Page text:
Skydive the Beach plan up in the air

Artist impression of the proposal from the Stuart Park footpath/cyclepath. Picture: Submitted.

Artist impression of the proposal from the Stuart Park footpath/cyclepath. Picture: Submitted.

Controversial plans to replace Skydive the Beach's North Wollongong headquarters with a modern administrative block at the edge of Stuart Park will be in the spotlight at Monday night's council meeting.

Concerns about the proposed development, which has so far garnered mixed opinions, will be raised by Greens councillor Jill Merrin in a bid to have the issue referred to the Independent Hearing and Assessment Panel.

Cr Merrin will table a motion urging council to prepare and provide to councillors a history of the proposal, a costs and benefits report and an explanation as to why the development should not go to public tender.

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"It worries me that we are going to hand over an area of a public park to a private business for a purpose-built building, which is quite a bit different from leasing out an existing building on an existing site," she said.

The proposed 400-square metre premises, earmarked for a site near the corner of Kembla Street and George Hanley Drive, would include a reception and waiting area, a merchandise shop and a coffee kiosk, staff offices and parachute packing and storage space.

It would also have unisex public toilets, a deck and outdoor training area.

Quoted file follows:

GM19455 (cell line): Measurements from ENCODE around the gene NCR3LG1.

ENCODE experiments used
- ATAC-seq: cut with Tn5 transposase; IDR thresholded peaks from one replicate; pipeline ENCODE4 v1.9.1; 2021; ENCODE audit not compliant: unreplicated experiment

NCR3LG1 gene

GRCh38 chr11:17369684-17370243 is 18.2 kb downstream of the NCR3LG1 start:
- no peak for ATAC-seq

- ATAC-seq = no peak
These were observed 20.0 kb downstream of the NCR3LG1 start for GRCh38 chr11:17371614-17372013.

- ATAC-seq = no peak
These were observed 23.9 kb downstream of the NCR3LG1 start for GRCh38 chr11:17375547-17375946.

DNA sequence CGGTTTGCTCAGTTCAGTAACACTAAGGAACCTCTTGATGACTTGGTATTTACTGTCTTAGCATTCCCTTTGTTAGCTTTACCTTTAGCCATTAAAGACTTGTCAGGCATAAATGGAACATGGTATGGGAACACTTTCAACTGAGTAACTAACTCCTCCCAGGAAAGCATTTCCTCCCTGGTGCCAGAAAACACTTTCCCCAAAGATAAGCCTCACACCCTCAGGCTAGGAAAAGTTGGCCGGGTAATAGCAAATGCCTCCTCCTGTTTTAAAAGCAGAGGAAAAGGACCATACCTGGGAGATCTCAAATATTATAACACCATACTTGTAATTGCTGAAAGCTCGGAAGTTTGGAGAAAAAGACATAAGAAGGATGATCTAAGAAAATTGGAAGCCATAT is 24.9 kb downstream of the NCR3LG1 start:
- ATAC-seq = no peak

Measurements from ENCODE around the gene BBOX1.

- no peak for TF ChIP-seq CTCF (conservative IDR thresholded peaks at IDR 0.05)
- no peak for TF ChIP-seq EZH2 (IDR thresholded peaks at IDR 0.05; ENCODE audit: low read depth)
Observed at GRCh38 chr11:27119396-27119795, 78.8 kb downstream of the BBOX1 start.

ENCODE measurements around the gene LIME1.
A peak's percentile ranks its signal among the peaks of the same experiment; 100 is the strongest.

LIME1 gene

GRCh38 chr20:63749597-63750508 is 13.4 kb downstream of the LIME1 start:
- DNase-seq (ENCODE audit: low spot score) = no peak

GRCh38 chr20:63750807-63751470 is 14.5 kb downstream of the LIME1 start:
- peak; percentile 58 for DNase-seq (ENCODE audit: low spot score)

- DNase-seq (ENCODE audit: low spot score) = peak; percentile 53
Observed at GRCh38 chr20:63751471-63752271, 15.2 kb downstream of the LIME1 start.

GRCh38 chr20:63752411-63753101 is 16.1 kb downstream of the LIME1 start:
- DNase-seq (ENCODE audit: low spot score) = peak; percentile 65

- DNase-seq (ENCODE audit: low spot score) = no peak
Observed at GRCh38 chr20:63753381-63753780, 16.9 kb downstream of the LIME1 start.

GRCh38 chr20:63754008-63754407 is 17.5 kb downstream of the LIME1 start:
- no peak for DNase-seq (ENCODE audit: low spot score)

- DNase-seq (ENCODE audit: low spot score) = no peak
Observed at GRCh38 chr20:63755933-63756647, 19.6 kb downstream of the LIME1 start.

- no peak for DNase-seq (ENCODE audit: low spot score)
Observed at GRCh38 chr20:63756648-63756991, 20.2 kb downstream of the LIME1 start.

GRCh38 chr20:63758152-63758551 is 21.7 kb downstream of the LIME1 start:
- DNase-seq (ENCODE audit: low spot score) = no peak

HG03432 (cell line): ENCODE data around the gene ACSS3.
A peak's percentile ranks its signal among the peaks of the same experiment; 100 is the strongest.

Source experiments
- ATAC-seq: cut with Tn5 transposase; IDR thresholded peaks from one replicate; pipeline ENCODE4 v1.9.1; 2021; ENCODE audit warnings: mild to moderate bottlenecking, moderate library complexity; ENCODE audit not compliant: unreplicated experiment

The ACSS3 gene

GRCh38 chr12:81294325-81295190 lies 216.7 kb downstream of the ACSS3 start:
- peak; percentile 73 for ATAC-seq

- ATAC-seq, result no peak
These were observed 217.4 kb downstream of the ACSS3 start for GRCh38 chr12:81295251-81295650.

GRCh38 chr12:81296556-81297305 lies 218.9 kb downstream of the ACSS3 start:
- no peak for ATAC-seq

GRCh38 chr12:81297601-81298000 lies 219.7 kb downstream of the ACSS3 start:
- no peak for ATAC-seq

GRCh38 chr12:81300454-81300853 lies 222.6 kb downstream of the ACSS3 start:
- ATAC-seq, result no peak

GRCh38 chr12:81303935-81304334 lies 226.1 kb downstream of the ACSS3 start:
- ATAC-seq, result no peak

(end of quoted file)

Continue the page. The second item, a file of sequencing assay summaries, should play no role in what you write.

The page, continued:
Cr Merrin said, while she supports the business, there was nothing stopping it from operating its headquarters in commercial space elsewhere outside the park.

"There's no reason Skydive shouldn't continue to drop their parachutists into the park," she said.

"But there's no reason that I can see why they should have an administrative building and a cafe in the park when there are plenty of other operators - like fitness businesses - who have their headquarters elsewhere.

"They can still provide the same amount of jobs and generate the same income without having a building in the park."

Cr Merrin was also concerned the council had been inconsistent by not allowing this development of public land to go to tender.

Ward 2 councillor Michelle Blicavs said the community would benefit from the development, despite concerns council is handing over public land too freely.

"The current use of the park is not going to change at all ... it's simply a change of location, which I think will provide better amenity in the Stuart Park area," Cr Blicavs said.

"Hopefully what this means is that we can do something more with that area where the current car park is and building is, in the way of community facilities."

Opinion was split among online commenters when the Mercury revealed the plans to replace the ageing Stuart Park cottage with a modern building.

"Surely this is a bad joke allowing a private company to usurp community land and build a rather big building therefore disfranchising [sic] the public of a walkway/bike track," Courtney Act said.

"Big building? Oh no, bit of grass is gone ... on the far side ... where no-one goes. Wollongong should be renamed Whingogong," Blah countered.

"Sky dive [sic] the beach, what a great tourist attraction for the Gong. A new building would be great, much more attractive than the current building. More tourists to the Gong, more money spent, more job creation for our youth. Embrace change people," Di said.

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